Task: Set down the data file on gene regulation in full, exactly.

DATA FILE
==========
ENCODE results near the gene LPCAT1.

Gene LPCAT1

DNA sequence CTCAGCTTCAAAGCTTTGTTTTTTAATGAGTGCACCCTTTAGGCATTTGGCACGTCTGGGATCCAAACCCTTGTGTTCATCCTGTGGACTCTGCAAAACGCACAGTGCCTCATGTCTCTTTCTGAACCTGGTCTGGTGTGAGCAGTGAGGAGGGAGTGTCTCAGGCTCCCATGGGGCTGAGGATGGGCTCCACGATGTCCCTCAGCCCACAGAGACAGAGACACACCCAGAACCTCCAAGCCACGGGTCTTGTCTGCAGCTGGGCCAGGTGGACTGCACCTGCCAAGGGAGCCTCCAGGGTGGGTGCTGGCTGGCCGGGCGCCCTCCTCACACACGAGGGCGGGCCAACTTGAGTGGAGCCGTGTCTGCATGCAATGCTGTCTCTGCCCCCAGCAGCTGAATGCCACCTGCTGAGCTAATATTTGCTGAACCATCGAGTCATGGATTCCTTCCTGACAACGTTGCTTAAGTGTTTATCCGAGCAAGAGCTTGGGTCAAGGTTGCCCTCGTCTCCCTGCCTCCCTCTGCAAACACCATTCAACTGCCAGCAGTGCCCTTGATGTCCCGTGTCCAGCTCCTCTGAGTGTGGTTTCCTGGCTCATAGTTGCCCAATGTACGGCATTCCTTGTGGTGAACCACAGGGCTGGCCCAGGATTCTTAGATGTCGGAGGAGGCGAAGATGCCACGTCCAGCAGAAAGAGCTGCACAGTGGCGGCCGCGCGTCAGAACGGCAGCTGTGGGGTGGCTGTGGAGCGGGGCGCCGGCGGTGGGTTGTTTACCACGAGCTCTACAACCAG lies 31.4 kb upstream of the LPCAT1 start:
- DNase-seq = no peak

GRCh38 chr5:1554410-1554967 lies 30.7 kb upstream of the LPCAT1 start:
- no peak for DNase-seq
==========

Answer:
ENCODE results near the gene LPCAT1.

Gene LPCAT1

DNA sequence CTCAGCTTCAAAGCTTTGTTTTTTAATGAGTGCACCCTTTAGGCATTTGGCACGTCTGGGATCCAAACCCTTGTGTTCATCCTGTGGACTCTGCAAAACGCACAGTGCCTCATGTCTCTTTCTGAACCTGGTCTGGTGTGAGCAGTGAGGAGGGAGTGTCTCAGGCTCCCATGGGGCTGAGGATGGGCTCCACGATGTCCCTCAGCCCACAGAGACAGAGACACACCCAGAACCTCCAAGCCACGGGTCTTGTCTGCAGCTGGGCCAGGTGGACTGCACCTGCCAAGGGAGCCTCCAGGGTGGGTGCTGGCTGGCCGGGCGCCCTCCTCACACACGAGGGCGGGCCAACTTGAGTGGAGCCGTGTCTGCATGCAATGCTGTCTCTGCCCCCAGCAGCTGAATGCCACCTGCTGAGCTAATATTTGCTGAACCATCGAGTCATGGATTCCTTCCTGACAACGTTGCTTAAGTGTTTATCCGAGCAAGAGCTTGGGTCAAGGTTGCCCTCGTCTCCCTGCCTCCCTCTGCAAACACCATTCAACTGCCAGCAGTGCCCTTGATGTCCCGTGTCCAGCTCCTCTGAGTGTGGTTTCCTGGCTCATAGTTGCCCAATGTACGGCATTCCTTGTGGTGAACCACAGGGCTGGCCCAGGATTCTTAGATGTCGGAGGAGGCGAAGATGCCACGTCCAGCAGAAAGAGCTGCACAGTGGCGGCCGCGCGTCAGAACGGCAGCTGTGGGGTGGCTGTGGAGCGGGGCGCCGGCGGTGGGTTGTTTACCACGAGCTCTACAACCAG lies 31.4 kb upstream of the LPCAT1 start:
- DNase-seq = no peak

GRCh38 chr5:1554410-1554967 lies 30.7 kb upstream of the LPCAT1 start:
- no peak for DNase-seq